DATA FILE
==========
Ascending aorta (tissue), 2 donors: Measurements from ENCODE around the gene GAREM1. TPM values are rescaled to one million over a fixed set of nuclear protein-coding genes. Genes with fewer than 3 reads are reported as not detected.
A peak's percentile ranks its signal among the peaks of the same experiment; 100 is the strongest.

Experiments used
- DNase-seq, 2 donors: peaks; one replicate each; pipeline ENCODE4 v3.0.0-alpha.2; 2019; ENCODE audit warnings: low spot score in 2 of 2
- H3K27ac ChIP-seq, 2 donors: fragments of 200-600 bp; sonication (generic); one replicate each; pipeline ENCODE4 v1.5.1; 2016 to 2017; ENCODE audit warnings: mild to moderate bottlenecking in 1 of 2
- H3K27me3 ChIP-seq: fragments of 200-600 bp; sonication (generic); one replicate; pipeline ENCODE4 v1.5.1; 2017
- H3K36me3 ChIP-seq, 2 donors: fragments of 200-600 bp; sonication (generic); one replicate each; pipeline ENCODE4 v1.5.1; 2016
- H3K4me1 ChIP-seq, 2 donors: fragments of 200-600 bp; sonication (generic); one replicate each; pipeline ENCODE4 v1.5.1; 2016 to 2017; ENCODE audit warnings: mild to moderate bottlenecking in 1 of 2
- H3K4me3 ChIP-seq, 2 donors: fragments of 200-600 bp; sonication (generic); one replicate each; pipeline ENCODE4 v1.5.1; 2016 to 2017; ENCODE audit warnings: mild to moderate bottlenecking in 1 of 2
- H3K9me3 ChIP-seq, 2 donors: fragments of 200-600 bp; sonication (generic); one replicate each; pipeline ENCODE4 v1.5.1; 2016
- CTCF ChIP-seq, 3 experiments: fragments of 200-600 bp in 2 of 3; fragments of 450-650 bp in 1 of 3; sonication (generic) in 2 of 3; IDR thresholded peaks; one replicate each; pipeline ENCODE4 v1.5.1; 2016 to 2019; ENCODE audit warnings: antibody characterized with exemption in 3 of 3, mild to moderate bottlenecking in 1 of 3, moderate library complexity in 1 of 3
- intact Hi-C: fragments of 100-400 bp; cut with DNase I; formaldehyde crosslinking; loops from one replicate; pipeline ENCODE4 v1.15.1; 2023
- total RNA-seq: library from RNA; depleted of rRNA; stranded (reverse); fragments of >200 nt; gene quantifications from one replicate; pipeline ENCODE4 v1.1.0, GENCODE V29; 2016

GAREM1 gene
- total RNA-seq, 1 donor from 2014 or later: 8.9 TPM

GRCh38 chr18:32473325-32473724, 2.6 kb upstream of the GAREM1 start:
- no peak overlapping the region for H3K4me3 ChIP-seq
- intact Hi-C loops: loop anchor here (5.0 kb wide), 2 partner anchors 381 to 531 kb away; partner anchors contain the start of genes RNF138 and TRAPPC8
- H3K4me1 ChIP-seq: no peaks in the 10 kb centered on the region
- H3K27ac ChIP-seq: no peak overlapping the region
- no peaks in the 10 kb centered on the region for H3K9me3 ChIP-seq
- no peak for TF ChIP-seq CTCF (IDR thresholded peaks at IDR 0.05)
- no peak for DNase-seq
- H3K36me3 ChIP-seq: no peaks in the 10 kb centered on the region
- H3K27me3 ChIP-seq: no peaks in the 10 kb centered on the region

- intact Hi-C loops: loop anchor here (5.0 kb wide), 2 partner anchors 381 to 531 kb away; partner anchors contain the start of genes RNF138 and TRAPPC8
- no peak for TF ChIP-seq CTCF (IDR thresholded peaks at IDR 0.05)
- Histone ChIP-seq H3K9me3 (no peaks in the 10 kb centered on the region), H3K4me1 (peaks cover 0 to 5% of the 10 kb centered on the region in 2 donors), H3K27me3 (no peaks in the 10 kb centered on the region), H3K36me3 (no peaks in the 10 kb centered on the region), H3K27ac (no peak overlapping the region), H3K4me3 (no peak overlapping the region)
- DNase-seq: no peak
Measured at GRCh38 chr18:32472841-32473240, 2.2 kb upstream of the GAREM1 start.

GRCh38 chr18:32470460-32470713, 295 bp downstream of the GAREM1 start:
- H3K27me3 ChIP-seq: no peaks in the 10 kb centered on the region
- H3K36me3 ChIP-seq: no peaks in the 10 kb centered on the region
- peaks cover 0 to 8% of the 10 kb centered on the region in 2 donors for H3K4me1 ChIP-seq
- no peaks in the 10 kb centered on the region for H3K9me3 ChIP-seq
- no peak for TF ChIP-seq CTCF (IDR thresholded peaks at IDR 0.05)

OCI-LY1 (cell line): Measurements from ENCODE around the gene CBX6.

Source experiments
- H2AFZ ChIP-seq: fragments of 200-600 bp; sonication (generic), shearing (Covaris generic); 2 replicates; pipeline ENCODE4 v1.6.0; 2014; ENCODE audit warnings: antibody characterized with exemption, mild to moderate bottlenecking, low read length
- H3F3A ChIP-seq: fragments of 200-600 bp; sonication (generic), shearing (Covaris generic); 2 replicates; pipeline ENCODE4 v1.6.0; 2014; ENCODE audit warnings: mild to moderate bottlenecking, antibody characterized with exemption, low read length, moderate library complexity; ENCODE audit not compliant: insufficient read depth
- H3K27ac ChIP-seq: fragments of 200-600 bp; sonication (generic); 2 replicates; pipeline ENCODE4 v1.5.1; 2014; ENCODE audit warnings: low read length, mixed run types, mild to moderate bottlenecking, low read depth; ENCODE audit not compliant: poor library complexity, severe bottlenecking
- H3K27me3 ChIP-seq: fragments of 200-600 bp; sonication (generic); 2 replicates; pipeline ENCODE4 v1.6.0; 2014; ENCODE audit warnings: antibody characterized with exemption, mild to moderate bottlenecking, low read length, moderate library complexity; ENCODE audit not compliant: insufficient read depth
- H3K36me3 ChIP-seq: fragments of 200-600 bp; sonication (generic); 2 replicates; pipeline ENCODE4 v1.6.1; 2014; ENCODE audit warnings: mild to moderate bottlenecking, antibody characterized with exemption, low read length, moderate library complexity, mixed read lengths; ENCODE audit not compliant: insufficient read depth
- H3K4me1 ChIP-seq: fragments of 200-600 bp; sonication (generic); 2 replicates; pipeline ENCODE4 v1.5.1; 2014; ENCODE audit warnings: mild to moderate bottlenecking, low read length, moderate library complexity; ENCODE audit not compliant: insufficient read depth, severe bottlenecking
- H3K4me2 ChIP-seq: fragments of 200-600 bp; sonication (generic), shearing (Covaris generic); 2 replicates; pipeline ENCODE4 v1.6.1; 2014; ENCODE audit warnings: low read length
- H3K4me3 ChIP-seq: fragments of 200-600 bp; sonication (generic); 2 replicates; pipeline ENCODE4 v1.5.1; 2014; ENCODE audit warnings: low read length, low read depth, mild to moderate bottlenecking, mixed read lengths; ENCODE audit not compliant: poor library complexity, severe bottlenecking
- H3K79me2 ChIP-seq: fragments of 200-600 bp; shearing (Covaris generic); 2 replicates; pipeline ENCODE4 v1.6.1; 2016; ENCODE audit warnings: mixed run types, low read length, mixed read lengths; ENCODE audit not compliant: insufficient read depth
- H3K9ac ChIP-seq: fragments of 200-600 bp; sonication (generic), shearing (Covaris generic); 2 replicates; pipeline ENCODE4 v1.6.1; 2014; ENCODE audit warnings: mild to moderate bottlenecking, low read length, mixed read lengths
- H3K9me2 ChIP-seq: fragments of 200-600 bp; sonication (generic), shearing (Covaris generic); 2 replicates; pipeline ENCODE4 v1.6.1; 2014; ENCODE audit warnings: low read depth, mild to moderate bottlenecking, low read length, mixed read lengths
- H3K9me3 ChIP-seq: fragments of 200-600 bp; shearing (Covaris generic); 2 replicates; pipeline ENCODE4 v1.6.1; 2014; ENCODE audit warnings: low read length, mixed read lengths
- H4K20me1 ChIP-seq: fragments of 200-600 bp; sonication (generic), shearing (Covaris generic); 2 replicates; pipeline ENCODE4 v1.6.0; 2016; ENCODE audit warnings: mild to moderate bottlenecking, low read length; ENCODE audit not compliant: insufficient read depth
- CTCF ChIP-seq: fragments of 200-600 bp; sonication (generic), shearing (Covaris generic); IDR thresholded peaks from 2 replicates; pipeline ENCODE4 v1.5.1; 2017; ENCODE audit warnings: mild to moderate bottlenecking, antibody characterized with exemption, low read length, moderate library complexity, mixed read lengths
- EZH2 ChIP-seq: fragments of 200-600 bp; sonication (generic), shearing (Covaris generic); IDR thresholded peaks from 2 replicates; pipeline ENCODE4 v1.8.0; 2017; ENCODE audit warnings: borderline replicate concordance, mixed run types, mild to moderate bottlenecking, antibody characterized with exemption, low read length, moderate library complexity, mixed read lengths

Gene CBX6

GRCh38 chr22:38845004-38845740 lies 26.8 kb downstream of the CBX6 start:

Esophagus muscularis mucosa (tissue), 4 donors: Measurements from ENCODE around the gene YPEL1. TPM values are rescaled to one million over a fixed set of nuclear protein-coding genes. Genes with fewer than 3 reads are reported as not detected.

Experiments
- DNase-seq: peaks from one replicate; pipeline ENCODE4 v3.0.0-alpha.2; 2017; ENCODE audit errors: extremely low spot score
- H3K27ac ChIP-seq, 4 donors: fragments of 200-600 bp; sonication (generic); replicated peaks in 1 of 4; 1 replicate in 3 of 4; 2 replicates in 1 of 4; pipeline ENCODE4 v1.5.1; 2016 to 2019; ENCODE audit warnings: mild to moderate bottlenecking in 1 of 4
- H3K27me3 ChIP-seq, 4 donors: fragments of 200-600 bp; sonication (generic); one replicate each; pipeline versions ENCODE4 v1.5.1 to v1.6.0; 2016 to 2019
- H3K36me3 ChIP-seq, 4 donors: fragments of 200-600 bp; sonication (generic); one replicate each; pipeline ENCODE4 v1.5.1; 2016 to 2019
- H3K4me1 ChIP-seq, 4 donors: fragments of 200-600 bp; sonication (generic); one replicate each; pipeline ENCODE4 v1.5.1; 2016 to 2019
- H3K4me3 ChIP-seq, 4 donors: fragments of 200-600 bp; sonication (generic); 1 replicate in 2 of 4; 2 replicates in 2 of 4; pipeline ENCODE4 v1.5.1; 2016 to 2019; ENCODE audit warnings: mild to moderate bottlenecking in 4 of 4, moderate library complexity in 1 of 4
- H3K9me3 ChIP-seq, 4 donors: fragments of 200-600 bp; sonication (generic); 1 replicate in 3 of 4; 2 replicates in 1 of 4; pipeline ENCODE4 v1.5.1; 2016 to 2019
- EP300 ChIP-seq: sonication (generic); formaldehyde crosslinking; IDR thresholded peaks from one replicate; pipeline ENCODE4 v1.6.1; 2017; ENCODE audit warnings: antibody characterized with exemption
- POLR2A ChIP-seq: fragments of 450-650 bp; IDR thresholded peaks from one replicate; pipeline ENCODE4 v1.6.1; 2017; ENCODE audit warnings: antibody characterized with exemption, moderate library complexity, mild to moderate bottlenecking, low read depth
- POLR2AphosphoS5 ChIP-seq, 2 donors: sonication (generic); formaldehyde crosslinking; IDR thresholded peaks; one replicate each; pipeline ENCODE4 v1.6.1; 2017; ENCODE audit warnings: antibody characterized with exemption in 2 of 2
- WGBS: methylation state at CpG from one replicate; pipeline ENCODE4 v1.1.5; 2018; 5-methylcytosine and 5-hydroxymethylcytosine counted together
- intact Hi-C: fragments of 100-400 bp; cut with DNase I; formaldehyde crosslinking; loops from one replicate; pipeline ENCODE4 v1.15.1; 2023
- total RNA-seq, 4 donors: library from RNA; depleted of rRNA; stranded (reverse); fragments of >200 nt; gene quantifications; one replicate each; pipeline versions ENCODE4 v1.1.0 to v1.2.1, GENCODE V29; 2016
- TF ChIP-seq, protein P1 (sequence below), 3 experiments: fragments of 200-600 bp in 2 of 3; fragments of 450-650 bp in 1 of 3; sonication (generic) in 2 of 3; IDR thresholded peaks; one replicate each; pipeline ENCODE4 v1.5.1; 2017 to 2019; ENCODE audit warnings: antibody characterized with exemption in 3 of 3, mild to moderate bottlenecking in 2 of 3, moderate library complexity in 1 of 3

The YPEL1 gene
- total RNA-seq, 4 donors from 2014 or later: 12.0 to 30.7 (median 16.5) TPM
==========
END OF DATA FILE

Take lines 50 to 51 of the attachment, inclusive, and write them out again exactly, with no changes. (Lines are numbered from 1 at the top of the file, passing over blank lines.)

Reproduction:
- H3K9me3 ChIP-seq: fragments of 200-600 bp; shearing (Covaris generic); 2 replicates; pipeline ENCODE4 v1.6.1; 2014; ENCODE audit warnings: low read length, mixed read lengths
- H4K20me1 ChIP-seq: fragments of 200-600 bp; sonication (generic), shearing (Covaris generic); 2 replicates; pipeline ENCODE4 v1.6.0; 2016; ENCODE audit warnings: mild to moderate bottlenecking, low read length; ENCODE audit not compliant: insufficient read depth